Via David Isenberg, I came across this wonderful Walt Mossberg column on the cellular gatekeepers in the US:
In the U.S., the wireless phone carriers have used their ownership of networks to sharply restrict what technologies can actually reach users.
I call these cellphone companies the new Soviet ministries, because they are reminiscent of the Communist bureaucracies in Russia that stood athwart the free market for decades. Like the real Soviet ministries, these technology middlemen too often believe they can decide better than the market what goods consumers need.
Of course, the cellphone carriers aren’t Communists, and they aren’t evil. They spent billions of dollars to acquire and build their networks. They have every right to want to manage these networks carefully and to earn a fair return on their investments on behalf of their shareholders.
Also, these companies often subsidize the cost of the phones consumers buy, so they feel they have a right to decide what products reach consumers.
However, I believe that, in the name of valid business goals, the U.S. carriers are exercising far too much control over the flow of new technologies into users’ hands. In an ideal world, any tech company with a new cellphone, or with software to run on cellphones, should be able to sell it directly to users. These customers would then separately buy plans from the cellphone companies allowing those devices to work on the networks.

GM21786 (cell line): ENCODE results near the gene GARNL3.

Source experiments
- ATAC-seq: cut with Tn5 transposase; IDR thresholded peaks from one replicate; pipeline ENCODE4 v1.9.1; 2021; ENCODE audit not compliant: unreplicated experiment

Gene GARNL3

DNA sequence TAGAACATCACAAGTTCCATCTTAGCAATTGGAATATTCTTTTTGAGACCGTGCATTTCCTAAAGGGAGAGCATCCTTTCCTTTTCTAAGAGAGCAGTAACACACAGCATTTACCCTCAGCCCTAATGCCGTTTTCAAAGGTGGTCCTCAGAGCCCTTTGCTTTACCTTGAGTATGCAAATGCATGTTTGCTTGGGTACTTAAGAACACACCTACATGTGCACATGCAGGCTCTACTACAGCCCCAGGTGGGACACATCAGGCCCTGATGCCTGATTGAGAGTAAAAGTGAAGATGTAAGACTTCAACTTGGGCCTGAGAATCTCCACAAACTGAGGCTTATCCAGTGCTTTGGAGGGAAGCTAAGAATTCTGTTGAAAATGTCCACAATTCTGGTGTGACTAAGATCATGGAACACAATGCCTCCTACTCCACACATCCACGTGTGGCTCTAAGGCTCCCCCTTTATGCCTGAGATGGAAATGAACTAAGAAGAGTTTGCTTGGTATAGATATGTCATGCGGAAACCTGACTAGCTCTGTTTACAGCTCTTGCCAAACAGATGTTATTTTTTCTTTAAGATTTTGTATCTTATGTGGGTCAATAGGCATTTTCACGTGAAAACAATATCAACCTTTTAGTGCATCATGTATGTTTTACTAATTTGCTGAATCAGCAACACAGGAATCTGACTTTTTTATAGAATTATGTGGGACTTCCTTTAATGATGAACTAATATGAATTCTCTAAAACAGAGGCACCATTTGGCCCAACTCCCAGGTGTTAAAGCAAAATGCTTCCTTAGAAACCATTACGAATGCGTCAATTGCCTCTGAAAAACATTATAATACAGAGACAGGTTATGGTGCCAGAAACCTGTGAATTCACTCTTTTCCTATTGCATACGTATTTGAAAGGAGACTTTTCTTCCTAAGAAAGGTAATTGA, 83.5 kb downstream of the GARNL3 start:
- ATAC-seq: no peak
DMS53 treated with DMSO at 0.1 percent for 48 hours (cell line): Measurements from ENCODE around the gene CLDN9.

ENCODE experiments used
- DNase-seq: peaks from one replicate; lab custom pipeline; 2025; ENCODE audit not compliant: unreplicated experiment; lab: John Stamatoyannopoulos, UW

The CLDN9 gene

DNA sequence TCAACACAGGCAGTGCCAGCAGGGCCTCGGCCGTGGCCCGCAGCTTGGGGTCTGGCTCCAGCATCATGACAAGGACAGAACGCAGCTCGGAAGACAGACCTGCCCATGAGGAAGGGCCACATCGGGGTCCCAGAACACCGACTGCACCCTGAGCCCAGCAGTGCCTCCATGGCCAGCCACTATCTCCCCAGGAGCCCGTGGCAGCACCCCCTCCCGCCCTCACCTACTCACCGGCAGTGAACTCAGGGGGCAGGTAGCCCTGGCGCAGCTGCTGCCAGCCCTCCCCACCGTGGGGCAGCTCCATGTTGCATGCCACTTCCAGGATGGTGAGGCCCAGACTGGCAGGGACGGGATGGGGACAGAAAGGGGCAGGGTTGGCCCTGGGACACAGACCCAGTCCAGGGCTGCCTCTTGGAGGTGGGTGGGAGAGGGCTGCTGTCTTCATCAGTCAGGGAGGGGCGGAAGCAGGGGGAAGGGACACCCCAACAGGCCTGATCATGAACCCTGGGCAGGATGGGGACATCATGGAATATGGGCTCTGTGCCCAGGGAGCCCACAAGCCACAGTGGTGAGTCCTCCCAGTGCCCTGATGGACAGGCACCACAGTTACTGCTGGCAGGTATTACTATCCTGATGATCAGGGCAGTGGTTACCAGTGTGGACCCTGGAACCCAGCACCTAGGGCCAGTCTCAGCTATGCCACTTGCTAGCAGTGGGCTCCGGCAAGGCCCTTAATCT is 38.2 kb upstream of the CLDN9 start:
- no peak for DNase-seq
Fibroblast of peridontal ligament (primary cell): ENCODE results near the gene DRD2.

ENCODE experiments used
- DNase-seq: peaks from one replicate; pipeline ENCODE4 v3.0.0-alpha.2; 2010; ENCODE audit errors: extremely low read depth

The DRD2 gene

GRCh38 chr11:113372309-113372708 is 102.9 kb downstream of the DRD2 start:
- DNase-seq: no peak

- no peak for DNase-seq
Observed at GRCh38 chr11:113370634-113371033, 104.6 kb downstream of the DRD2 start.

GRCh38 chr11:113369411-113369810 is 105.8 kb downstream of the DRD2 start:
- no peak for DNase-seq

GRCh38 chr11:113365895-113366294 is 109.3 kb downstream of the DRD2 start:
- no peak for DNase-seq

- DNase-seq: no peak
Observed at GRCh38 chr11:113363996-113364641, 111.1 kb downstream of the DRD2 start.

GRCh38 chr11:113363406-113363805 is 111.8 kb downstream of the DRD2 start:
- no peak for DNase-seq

But that isn’t how it works. In most cases, manufacturers must get the network operators’ approval to sell hardware that runs on their networks, and carriers don’t allow downloading of software onto phones unless they supply it themselves. I once saw a sign at the offices of a big cellphone carrier that said, “It isn’t a phone until ‘Harry’ says it’s a phone.” But why should it be up to Harry (a real carrier employee whose name I have changed)? Why shouldn’t the market decide whether a device is a good phone?
I’m in the midst of exactly this experience. As part of our move to California, I’ve been looking at cellular phones and the packages that surround them. In the UK, it’s pretty easy. Any phone will work on any network providing you have a SIM card. Of course the network operators try to entice you by offering special deals on phones, but that’s the market in action. It’s not a restriction of my freedom.
What I can’t seem to do here is use my UK-bought Nokia phone with the US-acquired T-Mobile SIM card I now have. That’s not a problem for me, since my business has us all on BlackBerrys, which works pretty well. But I thought I could just get a SIM card for my wife’s phone. No such luck.
In so many ways, American life is very easy (for those of us fortunate enough to have jobs and money). Things work smoothly and technology is generally advanced. That’s to be expected in the richest nation on earth. What’s not expected is the number of areas where US technology compares woefully to poor, benighted Britain: the structure of mobile telephony, the comparative underdevelopment of digital television, the absence of digital radio and congestion charging are the four things that spring immediately to mind.